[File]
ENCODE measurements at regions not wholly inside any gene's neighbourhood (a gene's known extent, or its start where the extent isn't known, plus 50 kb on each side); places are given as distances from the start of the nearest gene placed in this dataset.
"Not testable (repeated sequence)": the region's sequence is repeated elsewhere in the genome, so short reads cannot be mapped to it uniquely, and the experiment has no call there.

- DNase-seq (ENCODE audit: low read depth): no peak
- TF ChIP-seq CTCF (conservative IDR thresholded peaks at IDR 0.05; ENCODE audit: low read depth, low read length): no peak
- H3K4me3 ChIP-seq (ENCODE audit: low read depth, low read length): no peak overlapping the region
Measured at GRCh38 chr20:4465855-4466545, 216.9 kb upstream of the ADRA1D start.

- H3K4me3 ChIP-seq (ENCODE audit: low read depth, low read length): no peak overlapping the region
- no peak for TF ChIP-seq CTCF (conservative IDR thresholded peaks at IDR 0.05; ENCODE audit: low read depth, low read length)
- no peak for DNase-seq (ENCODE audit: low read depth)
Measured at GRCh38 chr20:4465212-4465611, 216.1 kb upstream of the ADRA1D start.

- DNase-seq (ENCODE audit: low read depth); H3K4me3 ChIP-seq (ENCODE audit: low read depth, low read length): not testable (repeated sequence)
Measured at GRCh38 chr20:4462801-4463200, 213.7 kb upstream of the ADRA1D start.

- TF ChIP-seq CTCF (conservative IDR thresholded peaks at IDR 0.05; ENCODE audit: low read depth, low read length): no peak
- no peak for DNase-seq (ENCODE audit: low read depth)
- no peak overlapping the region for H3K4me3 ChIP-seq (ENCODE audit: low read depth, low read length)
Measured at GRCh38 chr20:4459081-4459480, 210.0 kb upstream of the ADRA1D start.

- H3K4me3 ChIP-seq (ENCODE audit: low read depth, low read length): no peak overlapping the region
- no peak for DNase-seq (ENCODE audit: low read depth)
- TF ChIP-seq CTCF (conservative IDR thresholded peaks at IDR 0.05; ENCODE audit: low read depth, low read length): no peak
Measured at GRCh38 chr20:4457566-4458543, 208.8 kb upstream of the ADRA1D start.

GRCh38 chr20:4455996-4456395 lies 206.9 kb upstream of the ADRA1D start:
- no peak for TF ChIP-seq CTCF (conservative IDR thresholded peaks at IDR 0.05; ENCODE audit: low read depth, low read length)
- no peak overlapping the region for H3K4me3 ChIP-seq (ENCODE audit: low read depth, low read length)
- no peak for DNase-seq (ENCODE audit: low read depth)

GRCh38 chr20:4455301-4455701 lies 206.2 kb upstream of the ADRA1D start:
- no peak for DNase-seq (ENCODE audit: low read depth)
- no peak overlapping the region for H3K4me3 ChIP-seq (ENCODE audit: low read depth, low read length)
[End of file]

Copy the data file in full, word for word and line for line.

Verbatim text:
ENCODE measurements at regions not wholly inside any gene's neighbourhood (a gene's known extent, or its start where the extent isn't known, plus 50 kb on each side); places are given as distances from the start of the nearest gene placed in this dataset.
"Not testable (repeated sequence)": the region's sequence is repeated elsewhere in the genome, so short reads cannot be mapped to it uniquely, and the experiment has no call there.

- DNase-seq (ENCODE audit: low read depth): no peak
- TF ChIP-seq CTCF (conservative IDR thresholded peaks at IDR 0.05; ENCODE audit: low read depth, low read length): no peak
- H3K4me3 ChIP-seq (ENCODE audit: low read depth, low read length): no peak overlapping the region
Measured at GRCh38 chr20:4465855-4466545, 216.9 kb upstream of the ADRA1D start.

- H3K4me3 ChIP-seq (ENCODE audit: low read depth, low read length): no peak overlapping the region
- no peak for TF ChIP-seq CTCF (conservative IDR thresholded peaks at IDR 0.05; ENCODE audit: low read depth, low read length)
- no peak for DNase-seq (ENCODE audit: low read depth)
Measured at GRCh38 chr20:4465212-4465611, 216.1 kb upstream of the ADRA1D start.

- DNase-seq (ENCODE audit: low read depth); H3K4me3 ChIP-seq (ENCODE audit: low read depth, low read length): not testable (repeated sequence)
Measured at GRCh38 chr20:4462801-4463200, 213.7 kb upstream of the ADRA1D start.

- TF ChIP-seq CTCF (conservative IDR thresholded peaks at IDR 0.05; ENCODE audit: low read depth, low read length): no peak
- no peak for DNase-seq (ENCODE audit: low read depth)
- no peak overlapping the region for H3K4me3 ChIP-seq (ENCODE audit: low read depth, low read length)
Measured at GRCh38 chr20:4459081-4459480, 210.0 kb upstream of the ADRA1D start.

- H3K4me3 ChIP-seq (ENCODE audit: low read depth, low read length): no peak overlapping the region
- no peak for DNase-seq (ENCODE audit: low read depth)
- TF ChIP-seq CTCF (conservative IDR thresholded peaks at IDR 0.05; ENCODE audit: low read depth, low read length): no peak
Measured at GRCh38 chr20:4457566-4458543, 208.8 kb upstream of the ADRA1D start.

GRCh38 chr20:4455996-4456395 lies 206.9 kb upstream of the ADRA1D start:
- no peak for TF ChIP-seq CTCF (conservative IDR thresholded peaks at IDR 0.05; ENCODE audit: low read depth, low read length)
- no peak overlapping the region for H3K4me3 ChIP-seq (ENCODE audit: low read depth, low read length)
- no peak for DNase-seq (ENCODE audit: low read depth)

GRCh38 chr20:4455301-4455701 lies 206.2 kb upstream of the ADRA1D start:
- no peak for DNase-seq (ENCODE audit: low read depth)
- no peak overlapping the region for H3K4me3 ChIP-seq (ENCODE audit: low read depth, low read length)